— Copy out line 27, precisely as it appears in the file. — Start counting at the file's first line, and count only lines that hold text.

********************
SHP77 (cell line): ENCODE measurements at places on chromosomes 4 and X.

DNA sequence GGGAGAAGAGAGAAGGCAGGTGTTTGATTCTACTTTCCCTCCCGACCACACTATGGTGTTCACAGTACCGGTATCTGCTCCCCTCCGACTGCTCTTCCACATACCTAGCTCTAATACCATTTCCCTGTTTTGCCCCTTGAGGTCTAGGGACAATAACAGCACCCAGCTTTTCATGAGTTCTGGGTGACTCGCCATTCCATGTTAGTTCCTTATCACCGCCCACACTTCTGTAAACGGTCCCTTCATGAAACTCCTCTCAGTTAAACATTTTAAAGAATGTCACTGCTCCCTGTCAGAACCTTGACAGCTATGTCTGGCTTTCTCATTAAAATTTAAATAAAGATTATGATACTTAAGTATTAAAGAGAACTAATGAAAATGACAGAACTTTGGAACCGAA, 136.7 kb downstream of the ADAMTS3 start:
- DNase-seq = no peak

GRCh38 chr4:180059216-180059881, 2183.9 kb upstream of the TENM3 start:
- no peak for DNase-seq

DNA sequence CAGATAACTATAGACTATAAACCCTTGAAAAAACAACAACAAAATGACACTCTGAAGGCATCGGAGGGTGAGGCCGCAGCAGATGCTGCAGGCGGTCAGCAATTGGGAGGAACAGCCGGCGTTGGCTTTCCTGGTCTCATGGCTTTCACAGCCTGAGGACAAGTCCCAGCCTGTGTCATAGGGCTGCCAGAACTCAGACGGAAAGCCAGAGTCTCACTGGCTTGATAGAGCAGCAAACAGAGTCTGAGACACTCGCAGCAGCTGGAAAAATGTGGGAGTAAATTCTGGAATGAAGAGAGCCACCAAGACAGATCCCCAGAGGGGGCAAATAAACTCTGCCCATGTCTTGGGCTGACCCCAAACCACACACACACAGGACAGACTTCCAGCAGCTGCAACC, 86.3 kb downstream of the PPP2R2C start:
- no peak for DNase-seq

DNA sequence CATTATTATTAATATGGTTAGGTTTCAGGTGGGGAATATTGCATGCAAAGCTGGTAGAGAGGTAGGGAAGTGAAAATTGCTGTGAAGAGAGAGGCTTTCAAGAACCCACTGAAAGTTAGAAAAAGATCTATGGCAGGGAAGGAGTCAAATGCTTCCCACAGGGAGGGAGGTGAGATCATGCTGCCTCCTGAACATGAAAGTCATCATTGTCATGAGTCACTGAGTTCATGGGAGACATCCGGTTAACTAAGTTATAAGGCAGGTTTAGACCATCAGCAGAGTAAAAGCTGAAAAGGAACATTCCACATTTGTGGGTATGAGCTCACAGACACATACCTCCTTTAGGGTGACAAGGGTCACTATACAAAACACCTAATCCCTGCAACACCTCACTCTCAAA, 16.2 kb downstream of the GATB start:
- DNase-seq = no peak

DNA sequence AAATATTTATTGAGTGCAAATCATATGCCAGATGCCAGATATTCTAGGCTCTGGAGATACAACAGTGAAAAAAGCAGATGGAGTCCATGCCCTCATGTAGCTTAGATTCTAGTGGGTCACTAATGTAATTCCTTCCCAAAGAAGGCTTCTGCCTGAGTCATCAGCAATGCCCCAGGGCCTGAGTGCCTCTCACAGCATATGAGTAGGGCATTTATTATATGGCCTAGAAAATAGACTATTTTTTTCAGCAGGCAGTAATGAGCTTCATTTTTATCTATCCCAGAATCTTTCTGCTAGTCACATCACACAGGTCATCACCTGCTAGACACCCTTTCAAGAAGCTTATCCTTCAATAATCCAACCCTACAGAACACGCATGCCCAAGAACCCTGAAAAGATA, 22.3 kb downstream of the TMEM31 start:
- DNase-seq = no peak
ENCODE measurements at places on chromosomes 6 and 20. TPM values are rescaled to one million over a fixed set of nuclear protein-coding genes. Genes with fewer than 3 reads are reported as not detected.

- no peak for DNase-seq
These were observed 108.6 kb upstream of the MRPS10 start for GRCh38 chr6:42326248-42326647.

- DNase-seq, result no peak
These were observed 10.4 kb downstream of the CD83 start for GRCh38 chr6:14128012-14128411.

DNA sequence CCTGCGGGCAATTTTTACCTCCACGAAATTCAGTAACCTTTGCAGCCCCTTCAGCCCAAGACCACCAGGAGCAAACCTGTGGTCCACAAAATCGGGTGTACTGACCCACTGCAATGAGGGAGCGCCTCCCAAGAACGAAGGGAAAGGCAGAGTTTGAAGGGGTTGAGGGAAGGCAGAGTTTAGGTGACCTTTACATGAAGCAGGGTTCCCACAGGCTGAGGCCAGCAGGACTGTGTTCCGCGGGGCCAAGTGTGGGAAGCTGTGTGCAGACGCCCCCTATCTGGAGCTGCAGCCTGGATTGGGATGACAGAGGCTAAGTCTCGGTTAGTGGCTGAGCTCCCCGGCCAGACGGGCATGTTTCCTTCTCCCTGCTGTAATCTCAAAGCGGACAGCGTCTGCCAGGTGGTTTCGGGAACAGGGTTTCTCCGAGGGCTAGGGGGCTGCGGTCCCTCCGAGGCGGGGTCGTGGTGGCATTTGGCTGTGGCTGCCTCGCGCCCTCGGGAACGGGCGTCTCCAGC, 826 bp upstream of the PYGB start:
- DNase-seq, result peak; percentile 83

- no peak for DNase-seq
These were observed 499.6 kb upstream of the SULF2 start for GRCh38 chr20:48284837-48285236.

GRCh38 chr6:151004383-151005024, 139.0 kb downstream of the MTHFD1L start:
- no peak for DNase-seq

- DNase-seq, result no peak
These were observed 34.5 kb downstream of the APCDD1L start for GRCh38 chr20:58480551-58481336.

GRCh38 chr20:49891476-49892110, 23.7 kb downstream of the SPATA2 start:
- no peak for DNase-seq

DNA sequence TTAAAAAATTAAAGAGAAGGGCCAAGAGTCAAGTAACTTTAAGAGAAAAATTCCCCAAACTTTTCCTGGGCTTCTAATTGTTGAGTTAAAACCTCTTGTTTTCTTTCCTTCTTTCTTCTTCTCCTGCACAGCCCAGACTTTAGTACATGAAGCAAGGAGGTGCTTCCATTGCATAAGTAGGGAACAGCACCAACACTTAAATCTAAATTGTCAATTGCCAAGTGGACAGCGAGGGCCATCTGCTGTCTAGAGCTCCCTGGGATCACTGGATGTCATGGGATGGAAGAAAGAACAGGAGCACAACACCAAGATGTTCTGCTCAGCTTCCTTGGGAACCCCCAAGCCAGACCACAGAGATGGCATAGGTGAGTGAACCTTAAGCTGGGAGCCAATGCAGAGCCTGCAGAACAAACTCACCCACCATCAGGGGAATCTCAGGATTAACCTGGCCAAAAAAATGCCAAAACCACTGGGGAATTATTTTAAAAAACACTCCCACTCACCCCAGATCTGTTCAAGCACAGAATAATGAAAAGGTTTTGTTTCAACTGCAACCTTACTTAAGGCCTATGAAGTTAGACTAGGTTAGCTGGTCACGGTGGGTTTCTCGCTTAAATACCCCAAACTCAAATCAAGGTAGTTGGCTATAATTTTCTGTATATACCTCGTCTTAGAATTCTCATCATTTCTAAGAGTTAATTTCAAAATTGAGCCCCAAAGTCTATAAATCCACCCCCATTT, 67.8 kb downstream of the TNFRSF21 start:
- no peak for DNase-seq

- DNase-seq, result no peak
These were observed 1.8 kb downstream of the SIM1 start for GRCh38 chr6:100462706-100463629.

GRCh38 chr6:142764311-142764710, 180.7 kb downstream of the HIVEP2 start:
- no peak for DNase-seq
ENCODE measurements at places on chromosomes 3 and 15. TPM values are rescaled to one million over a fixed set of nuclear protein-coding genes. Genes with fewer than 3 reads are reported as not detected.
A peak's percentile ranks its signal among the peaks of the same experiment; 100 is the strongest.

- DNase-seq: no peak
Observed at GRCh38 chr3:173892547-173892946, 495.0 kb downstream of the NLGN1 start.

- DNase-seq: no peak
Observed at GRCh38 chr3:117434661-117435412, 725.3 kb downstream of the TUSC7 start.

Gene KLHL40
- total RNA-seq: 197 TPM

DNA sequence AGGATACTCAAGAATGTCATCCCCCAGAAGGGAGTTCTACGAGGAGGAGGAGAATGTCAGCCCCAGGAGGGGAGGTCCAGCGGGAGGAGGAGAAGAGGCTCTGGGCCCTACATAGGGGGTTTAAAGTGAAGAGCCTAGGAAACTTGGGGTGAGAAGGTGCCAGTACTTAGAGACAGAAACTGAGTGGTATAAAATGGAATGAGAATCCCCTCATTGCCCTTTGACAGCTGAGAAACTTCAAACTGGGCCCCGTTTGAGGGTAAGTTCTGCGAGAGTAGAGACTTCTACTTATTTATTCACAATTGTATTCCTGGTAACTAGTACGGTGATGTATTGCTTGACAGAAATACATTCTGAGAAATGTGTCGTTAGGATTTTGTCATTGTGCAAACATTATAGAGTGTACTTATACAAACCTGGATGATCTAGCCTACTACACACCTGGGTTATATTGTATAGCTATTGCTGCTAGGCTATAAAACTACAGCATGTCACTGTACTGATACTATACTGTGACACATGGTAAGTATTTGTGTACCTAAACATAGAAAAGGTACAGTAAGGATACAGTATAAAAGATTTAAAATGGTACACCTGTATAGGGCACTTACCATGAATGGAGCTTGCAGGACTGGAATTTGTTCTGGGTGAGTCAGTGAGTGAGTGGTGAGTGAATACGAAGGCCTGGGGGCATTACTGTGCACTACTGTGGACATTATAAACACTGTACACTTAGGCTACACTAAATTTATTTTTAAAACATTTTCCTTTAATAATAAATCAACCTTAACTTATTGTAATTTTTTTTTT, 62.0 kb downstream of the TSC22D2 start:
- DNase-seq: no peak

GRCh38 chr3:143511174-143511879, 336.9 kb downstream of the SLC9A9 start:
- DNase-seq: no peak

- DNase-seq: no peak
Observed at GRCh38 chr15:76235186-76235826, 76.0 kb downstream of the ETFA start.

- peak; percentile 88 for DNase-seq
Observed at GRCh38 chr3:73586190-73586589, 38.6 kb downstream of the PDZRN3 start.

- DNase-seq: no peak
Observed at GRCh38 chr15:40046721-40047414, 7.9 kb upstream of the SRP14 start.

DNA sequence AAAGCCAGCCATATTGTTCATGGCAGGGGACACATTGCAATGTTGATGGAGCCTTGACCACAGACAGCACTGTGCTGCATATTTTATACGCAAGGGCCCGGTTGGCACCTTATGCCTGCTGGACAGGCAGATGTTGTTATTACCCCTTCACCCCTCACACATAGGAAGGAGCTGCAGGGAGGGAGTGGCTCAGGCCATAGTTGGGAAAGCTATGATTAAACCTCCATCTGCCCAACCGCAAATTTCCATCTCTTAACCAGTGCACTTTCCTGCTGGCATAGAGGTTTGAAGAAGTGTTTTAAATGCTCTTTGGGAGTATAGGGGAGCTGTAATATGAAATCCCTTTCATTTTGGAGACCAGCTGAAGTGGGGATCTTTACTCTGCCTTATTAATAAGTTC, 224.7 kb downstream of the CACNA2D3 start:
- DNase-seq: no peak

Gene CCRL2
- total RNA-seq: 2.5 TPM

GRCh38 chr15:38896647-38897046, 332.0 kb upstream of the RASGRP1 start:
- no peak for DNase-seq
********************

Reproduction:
DNA sequence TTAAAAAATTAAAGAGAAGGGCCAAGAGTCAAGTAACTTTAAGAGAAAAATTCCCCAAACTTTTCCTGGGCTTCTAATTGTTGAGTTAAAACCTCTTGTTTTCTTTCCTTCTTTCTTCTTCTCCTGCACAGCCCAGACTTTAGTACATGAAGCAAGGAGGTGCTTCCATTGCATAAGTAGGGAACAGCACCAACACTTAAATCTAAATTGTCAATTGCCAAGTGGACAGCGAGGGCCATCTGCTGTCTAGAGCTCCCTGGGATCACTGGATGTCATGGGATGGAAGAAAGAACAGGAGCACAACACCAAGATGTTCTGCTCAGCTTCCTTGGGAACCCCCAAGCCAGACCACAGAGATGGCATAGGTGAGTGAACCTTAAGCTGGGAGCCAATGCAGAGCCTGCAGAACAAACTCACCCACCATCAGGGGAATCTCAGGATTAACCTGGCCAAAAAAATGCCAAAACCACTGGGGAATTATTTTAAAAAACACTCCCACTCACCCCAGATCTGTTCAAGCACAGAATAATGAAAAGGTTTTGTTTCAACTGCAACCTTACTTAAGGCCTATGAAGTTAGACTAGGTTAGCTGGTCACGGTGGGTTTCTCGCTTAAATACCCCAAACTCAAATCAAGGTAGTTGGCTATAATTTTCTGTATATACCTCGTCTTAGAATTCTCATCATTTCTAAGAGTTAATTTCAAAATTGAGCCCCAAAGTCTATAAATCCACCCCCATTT, 67.8 kb downstream of the TNFRSF21 start: